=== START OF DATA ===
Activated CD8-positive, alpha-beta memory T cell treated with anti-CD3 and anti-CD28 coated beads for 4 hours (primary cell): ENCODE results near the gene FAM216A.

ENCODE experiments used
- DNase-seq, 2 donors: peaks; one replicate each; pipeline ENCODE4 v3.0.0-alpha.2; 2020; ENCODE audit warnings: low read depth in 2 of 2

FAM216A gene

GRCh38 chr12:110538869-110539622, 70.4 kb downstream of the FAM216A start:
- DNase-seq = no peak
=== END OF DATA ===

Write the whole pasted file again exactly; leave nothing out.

Activated CD8-positive, alpha-beta memory T cell treated with anti-CD3 and anti-CD28 coated beads for 4 hours (primary cell): ENCODE results near the gene FAM216A.

ENCODE experiments used
- DNase-seq, 2 donors: peaks; one replicate each; pipeline ENCODE4 v3.0.0-alpha.2; 2020; ENCODE audit warnings: low read depth in 2 of 2

FAM216A gene

GRCh38 chr12:110538869-110539622, 70.4 kb downstream of the FAM216A start:
- DNase-seq = no peak